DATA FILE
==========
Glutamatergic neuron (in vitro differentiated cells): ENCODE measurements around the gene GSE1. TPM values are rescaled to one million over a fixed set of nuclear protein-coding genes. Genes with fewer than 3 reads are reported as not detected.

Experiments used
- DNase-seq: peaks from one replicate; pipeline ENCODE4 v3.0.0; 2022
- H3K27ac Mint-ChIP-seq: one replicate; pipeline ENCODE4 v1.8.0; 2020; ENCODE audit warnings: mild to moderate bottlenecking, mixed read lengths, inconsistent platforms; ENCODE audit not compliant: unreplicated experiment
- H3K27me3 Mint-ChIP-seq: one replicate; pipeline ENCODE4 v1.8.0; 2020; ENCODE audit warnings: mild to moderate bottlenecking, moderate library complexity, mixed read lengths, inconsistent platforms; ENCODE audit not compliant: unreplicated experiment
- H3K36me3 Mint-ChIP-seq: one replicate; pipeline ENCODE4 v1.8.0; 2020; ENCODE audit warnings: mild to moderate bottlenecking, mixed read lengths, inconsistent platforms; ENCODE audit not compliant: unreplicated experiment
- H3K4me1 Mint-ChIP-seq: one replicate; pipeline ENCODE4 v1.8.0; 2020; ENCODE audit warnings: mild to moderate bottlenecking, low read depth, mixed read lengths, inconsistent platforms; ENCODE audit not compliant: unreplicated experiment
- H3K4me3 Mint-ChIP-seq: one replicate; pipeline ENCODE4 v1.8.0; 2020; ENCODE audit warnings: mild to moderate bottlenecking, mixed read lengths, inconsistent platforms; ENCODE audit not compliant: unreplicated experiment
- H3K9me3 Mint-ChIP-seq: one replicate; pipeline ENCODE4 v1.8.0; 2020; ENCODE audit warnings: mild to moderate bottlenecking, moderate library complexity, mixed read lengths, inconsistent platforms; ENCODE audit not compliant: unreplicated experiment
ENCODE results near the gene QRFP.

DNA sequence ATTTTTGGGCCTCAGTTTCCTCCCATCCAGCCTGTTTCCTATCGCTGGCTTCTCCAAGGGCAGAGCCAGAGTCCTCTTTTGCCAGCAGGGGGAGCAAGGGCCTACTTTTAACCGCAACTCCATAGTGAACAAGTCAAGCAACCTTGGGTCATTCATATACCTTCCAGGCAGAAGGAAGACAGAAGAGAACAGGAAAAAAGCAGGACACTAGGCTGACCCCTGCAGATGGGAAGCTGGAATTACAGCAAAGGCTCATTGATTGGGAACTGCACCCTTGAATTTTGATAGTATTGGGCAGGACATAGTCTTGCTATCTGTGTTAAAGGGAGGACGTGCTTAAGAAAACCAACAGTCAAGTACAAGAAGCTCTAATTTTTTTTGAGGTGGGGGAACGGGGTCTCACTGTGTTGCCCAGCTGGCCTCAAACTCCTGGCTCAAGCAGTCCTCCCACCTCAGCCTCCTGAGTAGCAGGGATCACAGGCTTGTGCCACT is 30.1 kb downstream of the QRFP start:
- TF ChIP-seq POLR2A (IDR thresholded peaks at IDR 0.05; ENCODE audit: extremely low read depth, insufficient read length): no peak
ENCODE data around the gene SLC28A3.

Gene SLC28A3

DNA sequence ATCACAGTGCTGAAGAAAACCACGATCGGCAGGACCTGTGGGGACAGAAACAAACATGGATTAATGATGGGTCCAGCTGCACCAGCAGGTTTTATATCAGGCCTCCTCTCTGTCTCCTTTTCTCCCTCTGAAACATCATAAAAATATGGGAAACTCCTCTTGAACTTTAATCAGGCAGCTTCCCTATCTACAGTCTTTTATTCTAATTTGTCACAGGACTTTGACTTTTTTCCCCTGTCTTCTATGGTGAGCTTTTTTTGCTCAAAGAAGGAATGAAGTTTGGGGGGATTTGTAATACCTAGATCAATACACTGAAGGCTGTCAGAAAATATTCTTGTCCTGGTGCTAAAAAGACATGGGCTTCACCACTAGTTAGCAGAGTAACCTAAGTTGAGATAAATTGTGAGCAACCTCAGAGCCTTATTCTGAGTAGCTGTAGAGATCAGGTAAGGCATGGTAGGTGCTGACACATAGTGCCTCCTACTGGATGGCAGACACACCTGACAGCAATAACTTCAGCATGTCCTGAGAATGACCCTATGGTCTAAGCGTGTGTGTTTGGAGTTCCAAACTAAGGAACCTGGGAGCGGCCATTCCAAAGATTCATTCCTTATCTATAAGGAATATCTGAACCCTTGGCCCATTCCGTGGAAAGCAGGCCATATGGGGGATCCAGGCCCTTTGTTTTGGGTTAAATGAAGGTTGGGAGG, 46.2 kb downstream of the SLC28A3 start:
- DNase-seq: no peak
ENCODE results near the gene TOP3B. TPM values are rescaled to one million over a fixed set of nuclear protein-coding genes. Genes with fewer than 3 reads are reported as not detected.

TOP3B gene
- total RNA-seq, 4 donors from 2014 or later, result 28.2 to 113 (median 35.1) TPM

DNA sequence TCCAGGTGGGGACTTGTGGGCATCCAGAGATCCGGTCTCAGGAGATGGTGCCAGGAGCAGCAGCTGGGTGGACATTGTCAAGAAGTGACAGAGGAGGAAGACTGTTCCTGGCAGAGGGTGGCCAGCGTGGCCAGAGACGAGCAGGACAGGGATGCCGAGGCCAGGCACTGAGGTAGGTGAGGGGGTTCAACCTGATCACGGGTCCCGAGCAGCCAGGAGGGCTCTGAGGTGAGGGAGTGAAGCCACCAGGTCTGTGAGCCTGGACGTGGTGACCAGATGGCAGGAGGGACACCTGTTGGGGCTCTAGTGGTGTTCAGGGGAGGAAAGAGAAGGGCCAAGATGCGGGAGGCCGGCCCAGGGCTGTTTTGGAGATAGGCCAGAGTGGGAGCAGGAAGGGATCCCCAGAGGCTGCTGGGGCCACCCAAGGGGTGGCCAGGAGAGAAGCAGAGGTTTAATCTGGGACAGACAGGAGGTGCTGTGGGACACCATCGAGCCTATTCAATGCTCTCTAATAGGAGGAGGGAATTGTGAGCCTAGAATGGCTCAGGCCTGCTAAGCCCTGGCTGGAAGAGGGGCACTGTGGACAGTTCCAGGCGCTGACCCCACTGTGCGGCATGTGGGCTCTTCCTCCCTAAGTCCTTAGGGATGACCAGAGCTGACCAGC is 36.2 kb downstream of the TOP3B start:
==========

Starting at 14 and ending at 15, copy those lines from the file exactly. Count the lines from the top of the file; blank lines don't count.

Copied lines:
Gene SLC28A3

DNA sequence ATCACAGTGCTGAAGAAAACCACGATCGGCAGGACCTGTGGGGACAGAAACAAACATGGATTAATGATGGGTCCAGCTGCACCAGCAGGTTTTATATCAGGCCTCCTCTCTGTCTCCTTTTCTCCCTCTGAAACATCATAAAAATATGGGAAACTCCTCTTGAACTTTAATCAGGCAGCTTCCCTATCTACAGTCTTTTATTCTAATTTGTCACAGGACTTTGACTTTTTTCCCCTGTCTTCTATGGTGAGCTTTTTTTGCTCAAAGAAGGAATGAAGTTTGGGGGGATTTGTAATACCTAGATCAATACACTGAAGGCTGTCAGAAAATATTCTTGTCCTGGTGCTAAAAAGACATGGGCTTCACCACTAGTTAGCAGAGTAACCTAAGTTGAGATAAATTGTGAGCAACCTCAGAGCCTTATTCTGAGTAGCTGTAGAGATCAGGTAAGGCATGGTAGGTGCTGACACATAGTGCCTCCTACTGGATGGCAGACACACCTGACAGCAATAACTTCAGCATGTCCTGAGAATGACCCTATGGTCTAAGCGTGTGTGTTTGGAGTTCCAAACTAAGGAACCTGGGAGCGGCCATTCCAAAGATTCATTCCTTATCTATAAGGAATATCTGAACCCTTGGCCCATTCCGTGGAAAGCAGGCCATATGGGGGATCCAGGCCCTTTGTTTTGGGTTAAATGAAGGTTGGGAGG, 46.2 kb downstream of the SLC28A3 start: